"The rock" (the Revised Version margin "Sela") in Ob 1:3, in the phrase "thou that dwellest in the clefts of the rock." is only a vivid and picturesque description of Mt. Edom. "The purple mountains into which the wild sons of Esau clambered run out from Syria upon the desert, some hundred miles by twenty, of porphyry and red sandstone. They are said to be the finest rock scenery in the world. `Salvator Rosa never conceived so savage and so suitable a haunt for banditti.' .... The interior is reached by defiles so narrow that two horsemen may scarcely ride abreast, and the sun is shut out by the overhanging rocks. .... Little else than wild fowls' nests are, the villages: human eyries perched on high shelves or hidden away in caves at the ends of the deep gorges" (G. A. Smith. The Book of the Twelve Prophets. II. 178 f).
In Isa 16:1; 42:11 the Revised Version (British and American), perhaps we have a reference to the great city of Petra. Josephus (Ant., IV, vii, 1) tells us that among the kings of the Midianites who fell before Moses was one Rekem, king of Rekem (akre, or rekeme), the city deriving its name from its founder. This he says was the Arabic name; the Greeks called it Petra. Eusebius, Onomasticon says Petra is a city of Arabia in the land of Edom. It is called Jechthoel; but the Syrians call it Rekem. Jokteel, as we have seen, must be sought elsewhere. There can be no doubt that Josephus intended the city in Wady Musa. Its Old Testament name was Bozrah (Am 1:12, etc.). Wetzstein (Excursus in Delitzsch's Isa, 696 ff) hazards the conjecture that the complete ancient nine was Bozrat has-Sela, "Bozrah of the Rock."
This "rose-red city half as old as Time"
Sela was for long difficult of access, and the attempt to visit it was fraught with danger. In recent years, however, it has been seen by many tourists and exploring parties. Of the descriptions written the best is undoubtedly that of Professor Dalman of Jerusalem (Petra und seine Felsheiligtumer, Leipzig, 1908). An excellent account of this wonderful city, brightly and interestingly written, will be found in Libbey and Hoskins' book (The Jordan Valley and Petra, New York and London, 1905; see also National Geographic Magazine, May, 1907, Washington, D.C.). The ruins lie along the sides of a spacious hollow surrounded by the many-hued cliffs of Edom, just before they sink into the Arabah on the West. It is near the base of Jebel Harun, about 50 miles from the Dead Sea, and just North of the watershed between that sea and the Gulf of Akaba. The valley owes its modern name, Wady Musa, "Valley of Moses," to its connection with Moses in Mohammedan legends. While not wholly inaccessible from other directions, the two usual approaches are that from the Southwest by a rough path, partly artificial, and that from the East. The latter is by far the more important. The valley closes to the East, the only opening being through a deep and narrow defile, called the Sik, "shaft," about a mile in length. In the bottom of the Sik flows westward the stream that rises at `Ain Musa, East of the cleft is the village of Elji, an ancient site, corresponding to Gaia of Eusebius (Onomasticon). Passing this village, the road threads its way along the shadowy winding gorge, overhung by lofty cliffs. When the valley is reached, a sight of extraordinary beauty and impressiveness opens to the beholder. The temples, the tombs, theater, etc., hewn with great skill and infinite pains from the living rock, have defied to an astonishing degree the tooth of time, many of the carvings being as fresh as if they had been cut yesterday. An idea of the scale on which the work was done may be gathered from the size of theater, which furnished accommodation for no fewer than 3,000 spectators.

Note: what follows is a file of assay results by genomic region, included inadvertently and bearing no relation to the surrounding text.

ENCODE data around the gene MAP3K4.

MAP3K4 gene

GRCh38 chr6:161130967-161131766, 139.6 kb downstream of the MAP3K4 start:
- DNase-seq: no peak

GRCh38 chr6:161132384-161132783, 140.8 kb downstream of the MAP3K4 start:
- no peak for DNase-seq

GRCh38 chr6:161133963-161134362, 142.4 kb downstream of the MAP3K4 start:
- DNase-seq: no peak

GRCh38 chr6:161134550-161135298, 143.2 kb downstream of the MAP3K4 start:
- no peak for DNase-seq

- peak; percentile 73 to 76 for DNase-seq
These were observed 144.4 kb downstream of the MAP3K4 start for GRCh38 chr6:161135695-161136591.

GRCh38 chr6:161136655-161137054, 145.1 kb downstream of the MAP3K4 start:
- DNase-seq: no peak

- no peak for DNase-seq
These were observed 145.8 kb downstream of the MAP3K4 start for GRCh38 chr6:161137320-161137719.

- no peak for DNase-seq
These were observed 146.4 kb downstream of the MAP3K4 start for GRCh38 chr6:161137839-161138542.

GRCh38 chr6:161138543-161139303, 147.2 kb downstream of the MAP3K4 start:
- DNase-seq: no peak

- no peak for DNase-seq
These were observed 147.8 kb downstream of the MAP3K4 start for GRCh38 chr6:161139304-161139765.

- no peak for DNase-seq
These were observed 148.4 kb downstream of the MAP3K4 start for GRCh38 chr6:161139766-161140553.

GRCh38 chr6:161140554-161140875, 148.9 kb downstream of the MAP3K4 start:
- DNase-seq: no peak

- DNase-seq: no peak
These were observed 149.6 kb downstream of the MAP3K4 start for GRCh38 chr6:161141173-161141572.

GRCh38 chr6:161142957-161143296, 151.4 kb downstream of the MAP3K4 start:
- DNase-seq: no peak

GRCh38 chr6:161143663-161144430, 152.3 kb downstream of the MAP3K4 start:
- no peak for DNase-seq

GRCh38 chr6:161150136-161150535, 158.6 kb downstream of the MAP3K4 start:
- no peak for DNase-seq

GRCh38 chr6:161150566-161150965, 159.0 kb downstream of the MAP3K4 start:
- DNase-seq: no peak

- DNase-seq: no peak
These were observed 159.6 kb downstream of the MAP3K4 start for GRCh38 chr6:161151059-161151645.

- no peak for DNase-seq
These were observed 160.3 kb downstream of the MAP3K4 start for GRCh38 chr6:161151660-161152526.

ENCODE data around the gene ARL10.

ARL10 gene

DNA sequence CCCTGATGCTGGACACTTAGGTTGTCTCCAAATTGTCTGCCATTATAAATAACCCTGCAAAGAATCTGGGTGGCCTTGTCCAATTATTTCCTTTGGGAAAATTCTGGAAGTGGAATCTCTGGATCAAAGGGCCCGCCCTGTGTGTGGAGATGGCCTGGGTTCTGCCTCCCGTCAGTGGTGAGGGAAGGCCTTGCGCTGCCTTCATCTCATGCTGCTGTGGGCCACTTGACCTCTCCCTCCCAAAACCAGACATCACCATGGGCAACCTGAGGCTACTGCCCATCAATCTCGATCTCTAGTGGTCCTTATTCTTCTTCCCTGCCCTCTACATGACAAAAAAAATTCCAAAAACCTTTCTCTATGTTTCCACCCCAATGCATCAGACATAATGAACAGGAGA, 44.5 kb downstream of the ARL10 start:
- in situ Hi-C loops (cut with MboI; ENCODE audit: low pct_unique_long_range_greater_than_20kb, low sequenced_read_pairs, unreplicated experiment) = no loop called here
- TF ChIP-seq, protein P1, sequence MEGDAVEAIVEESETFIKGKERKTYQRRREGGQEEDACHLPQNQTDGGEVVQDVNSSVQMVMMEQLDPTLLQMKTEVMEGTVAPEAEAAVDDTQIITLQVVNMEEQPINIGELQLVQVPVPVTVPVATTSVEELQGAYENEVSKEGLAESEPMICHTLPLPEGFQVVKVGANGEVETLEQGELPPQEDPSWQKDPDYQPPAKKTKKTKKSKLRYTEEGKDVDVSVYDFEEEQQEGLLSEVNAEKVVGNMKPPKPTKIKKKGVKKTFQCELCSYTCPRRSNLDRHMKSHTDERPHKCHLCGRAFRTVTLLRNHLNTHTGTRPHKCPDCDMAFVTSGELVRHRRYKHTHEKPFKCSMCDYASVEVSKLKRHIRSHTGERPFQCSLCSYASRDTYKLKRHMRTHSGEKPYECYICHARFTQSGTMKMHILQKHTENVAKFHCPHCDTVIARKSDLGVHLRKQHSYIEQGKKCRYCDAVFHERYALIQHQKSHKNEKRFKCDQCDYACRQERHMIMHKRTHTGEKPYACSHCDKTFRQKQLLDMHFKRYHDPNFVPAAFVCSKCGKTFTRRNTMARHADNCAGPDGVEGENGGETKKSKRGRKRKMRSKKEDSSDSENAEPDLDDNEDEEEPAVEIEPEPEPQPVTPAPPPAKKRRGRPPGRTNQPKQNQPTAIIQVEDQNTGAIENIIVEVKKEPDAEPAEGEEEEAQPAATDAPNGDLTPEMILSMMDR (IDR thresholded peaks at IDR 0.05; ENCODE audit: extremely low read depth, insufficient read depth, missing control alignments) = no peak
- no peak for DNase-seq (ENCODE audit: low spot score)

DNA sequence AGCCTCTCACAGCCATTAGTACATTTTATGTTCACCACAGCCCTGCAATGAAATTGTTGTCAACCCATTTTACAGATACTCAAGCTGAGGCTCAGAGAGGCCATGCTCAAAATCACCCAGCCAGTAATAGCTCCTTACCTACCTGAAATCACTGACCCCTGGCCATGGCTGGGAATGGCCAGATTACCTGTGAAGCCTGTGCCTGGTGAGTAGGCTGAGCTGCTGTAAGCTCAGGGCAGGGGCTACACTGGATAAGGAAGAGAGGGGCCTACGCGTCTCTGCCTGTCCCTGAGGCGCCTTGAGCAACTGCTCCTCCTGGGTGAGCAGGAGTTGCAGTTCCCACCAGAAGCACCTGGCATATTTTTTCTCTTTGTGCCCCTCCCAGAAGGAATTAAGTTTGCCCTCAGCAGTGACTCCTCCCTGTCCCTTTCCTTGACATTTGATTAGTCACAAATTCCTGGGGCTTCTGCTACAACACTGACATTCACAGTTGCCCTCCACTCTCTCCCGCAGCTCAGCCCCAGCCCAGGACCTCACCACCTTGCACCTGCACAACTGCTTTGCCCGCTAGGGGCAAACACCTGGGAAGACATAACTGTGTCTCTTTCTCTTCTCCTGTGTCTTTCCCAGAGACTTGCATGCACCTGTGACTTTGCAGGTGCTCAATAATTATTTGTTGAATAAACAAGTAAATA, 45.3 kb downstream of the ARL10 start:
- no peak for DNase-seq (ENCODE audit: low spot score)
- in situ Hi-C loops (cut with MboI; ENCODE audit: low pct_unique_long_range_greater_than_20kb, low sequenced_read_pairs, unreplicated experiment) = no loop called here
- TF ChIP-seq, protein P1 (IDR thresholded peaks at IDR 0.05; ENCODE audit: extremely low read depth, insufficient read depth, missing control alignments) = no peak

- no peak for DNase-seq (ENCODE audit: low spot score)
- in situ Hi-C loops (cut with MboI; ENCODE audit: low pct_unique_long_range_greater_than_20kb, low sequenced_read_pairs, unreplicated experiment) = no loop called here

Such a position could not have been overlooked in ancient times; and we are safe to assume that a city of importance must always have existed here. It is under the Nabateans, however, that Petra begins to play a prominent part in history. This people took possession about the end of the 4th century BC, and continued their sway until overcome by Hadrian, who gave his own name to the city--Hadriana. This name, however, soon disappeared. Under the Romans Petra saw the days of her greatest splendor.
According to old tradition Paul visited Petra when he went into Arabia (Gal 1:17). Of this there is no certainty; but Christianity was early introduced, and the city became the seat of a bishopric. Under the Nabateans she was the center of the great caravan trade of that time. The merchandise of the East was brought hither; and hence, set out the caravans for the South, the West, and the North. The great highway across the desert to the Persian Gulf was practically in her hands. The fall of the Nabatean power gave Palmyra her chance; and her supremacy in the commerce of Northern Arabia dates from that time. Petra shared in the declining fortunes of Rome; and her death blow was dealt by the conquering Moslems, who desolated Arabia Petrea in 629-32 AD. The place now furnishes a retreat for a few poor Bedawy families.